It begins just above Masonville Place and stretches itself along Richmond Street, loosening its grip at the corner of Dundas. Its wide embrace hugs Western Road and wraps itself around Waterloo Street, tightly clasping its hold. It hovers above its limitations and what cascades down the outer bounds is a shield, protecting all that is nestled inside its expansive territory.
It is the Western bubble. It is the net in which students often get caught. It is the island which we dare not swim away from. It is, after all, what makes us feel at home here in London.
“Students often feel like there is a great effort to make students feel like they are a part of Western,” Alysha Li, vice-president university affairs for the University Students’ Council, explains. “But, currently, I don’t think there’s that strong connection for students to their city. Students often feel like they’re a Western student first, and a citizen of London second.”
Li rightly points out that while students have no qualms with donning the Western Mustang on their chest, it’s rare you see students donning the Forest City logo proudly.
Naturally, though, London would begin to grow on students, right?
The USC states 86 per cent of graduates leave London after graduation and pursue careers elsewhere. This, Li suggests, is an issue the USC wants to address.
“We have to get to the bottom of why students are leaving, and I think retention rates can indicate whether students enjoyed their time here in London while they were at Western,” Li explains. “They can indicate that quality of life could have been improved while [students] were at Western.”
Peter Mokrycke, a recent HBA graduate, didn’t consider staying in London after graduation.
“London just doesn’t seem like a place that would be appealing for a long-term career,” he says. “Especially as a business student, you see the brands and the companies you’d want to work for around, but they don’t seem to have the same presence that they do in other cities, like Toronto.”
“If I were to look for something entry-level to start a career, even as a bridge to something else, London seems distant and remote from the GTA where a lot of business students, like me, want to be—at least eventually,” he continues.
Mokrycke is likely not alone in his sentiments. And while it’s hard to deny the tune is catchy, it’s much harder to confirm London is the city of opportunity. However, some local groups are looking to change that perception.
Sean Quiqley is the executive director of Emerging Leaders, an incorporated non-profit organization that focuses on the retention, development and engagement of students to create a better London community.
“Student retention here in London, and the area, would be a fantastic thing, and I’m all for that,” he says. “It’s actually critical to how this city grows, and how we grow business and new business opportunities in the city.”
However, he suggests London isn’t perceived as a progressive city—one that has a youthful culture.
“The only way we’re going to break that is not by shaking our fingers at students—which we should never do—but by saying, ‘We need you. Your involvement in our city while you’re here […] is critical to our city’s success,’” he says.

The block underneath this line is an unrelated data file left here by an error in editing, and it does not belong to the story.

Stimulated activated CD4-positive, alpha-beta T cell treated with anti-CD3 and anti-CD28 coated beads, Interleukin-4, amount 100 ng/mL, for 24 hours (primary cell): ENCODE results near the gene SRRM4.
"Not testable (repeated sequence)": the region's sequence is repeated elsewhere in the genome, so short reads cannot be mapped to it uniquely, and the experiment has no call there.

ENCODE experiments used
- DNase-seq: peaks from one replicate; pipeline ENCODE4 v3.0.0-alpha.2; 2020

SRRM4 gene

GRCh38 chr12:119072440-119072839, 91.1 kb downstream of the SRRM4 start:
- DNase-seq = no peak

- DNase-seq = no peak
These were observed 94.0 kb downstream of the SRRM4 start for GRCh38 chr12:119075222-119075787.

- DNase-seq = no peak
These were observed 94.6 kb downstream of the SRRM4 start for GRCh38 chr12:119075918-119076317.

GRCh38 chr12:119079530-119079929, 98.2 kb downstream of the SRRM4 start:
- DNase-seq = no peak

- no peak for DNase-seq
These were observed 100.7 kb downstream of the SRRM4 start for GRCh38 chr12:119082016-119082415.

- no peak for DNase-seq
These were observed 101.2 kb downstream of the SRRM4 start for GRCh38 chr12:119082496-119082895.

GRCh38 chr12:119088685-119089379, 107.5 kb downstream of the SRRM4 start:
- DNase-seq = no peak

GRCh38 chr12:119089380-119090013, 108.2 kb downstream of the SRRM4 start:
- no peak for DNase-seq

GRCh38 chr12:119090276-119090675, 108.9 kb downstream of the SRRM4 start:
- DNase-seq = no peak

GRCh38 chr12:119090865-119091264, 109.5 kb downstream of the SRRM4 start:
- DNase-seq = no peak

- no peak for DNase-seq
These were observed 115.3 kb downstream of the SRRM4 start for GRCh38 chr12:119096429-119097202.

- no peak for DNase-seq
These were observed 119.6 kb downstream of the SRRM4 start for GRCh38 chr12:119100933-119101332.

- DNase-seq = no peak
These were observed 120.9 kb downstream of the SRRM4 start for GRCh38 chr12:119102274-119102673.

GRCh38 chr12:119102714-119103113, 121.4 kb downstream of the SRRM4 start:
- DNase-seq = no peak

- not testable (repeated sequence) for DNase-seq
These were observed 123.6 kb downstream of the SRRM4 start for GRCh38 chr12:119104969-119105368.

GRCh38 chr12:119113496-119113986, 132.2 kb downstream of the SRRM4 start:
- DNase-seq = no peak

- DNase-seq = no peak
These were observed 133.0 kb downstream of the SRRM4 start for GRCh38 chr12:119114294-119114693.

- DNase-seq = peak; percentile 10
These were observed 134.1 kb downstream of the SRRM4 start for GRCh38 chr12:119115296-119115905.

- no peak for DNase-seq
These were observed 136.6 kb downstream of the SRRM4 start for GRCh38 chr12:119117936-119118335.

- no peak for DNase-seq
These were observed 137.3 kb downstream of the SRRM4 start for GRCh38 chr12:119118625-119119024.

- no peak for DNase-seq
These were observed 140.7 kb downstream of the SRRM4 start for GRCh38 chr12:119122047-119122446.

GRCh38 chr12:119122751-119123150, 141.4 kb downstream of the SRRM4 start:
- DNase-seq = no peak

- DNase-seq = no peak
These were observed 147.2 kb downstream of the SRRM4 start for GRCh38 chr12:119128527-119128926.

But it’s a two-way street, he says, and it’s the responsibility of students to heighten their curiosity and break through the campus bubble.
It’s obvious why London would encourage students to settle down locally—a growing, young workforce is never a bad thing. Thus, the USC has taken particular interest in student retention this year. In November, the USC will release a survey asking students what they’d like to see from London. Whether it’s improved transportation, more job prospects or improved arts and culture, Li believes feedback from students may lead to higher student retention.
“If students enjoy their experience while they’re at Western, there’s a higher possibility that they’ll stay after university, or consider coming back to London in the future to look for jobs and settle down,” she says.
However, retention, too, should be looked at with a grain of salt. Many students come to Western from the GTA, other provinces or even other countries. Leaving London may simply be a personal choice.
Robert Collins, director of workforce at the London Economic Development Corporation, explains while increasing retention and meeting current and future labour needs is a goal, in reality, many students have existing ties elsewhere.
“We believe that local employers will benefit from the energy and ideas of students, and we would like some to stay,” he says. “But we have to be realistic as well—many students are attracted to other areas, or their families or other pressures.”
Pat Whelan, student senator-at-large, agrees student retention may not be the most appropriate metric to determine whether students were satisfied with their Western experience.
“The main goal of the USC should be constantly thinking about student experience while they’re still a student. The USC can’t be taking care of you for the rest of your life—people leave cities for different reasons,” he says.
Mokrycke is currently interviewing for several jobs in Toronto. London didn’t make a lasting impression on him.
“There’s basically nothing outside of the bubble that I associate with,” he says.
It’s unrealistic for the city to believe every student is going to stay here. Realistically, Quigley explains, even a five or 10 per cent increase in retention would be acceptable. But more than that, it’s changing the perception of London.
“[It’s about] creating in students’ minds that London is an outstanding place […] to be.”